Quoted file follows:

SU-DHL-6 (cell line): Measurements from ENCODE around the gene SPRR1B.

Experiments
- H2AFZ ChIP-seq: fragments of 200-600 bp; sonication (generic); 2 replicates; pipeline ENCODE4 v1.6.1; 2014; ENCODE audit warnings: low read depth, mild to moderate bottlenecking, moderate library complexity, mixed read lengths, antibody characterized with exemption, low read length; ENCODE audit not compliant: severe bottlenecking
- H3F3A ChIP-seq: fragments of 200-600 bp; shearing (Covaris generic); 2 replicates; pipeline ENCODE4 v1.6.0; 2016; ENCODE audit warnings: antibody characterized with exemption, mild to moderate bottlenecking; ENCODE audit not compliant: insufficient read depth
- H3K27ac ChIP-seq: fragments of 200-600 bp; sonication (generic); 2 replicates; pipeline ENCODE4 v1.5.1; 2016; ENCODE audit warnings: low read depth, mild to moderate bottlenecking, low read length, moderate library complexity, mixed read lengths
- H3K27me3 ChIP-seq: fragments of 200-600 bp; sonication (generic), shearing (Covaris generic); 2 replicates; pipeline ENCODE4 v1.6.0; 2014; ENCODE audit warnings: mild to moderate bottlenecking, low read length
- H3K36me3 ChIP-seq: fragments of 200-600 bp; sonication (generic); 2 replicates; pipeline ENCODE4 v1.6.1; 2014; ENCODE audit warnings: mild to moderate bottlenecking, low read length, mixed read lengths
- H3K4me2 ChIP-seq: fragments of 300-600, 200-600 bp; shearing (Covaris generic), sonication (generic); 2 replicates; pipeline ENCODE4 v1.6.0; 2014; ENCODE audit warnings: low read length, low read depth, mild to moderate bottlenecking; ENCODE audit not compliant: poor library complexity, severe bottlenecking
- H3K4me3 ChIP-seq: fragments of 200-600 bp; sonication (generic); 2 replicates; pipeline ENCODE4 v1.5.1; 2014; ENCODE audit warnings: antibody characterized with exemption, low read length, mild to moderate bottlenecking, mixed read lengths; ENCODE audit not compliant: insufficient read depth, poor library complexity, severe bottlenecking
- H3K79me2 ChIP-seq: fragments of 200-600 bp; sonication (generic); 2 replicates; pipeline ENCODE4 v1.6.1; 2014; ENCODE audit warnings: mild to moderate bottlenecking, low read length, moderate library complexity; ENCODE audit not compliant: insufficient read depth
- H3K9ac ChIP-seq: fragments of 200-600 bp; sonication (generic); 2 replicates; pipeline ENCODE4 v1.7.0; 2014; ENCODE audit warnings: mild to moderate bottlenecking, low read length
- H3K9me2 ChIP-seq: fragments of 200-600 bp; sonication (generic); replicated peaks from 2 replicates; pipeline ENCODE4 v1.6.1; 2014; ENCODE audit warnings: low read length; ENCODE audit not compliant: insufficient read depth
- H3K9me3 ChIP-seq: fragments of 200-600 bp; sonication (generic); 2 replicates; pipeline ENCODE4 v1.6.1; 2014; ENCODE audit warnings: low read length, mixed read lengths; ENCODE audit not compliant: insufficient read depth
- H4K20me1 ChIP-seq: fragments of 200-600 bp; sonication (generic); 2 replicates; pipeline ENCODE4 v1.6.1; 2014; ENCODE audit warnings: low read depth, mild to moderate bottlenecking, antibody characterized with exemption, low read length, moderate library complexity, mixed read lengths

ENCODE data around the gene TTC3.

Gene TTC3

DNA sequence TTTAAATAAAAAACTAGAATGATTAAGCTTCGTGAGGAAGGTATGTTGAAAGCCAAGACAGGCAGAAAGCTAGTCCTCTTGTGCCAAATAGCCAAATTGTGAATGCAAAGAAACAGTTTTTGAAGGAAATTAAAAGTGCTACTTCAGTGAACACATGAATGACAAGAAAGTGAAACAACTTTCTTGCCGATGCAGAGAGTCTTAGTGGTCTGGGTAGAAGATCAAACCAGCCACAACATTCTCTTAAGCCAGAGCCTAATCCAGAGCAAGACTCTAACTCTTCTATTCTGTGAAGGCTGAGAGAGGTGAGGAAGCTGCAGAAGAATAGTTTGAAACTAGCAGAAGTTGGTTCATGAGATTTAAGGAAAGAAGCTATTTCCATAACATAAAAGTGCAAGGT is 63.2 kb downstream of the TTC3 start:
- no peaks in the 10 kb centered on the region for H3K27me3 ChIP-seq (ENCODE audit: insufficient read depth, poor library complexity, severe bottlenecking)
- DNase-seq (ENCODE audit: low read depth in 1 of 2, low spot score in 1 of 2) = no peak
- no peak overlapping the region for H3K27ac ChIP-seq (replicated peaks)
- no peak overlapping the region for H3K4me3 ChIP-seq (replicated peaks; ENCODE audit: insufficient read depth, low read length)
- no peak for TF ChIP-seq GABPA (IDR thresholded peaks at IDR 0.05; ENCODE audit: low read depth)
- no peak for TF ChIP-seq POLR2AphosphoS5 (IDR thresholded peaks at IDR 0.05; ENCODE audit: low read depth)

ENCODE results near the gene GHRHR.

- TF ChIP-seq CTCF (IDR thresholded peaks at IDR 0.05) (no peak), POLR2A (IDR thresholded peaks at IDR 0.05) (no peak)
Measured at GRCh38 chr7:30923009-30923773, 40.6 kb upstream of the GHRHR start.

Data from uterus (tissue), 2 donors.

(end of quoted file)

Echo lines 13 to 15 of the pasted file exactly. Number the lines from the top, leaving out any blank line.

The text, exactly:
- H3K9me3 ChIP-seq: fragments of 200-600 bp; sonication (generic); 2 replicates; pipeline ENCODE4 v1.6.1; 2014; ENCODE audit warnings: low read length, mixed read lengths; ENCODE audit not compliant: insufficient read depth
- H4K20me1 ChIP-seq: fragments of 200-600 bp; sonication (generic); 2 replicates; pipeline ENCODE4 v1.6.1; 2014; ENCODE audit warnings: low read depth, mild to moderate bottlenecking, antibody characterized with exemption, low read length, moderate library complexity, mixed read lengths

ENCODE data around the gene TTC3.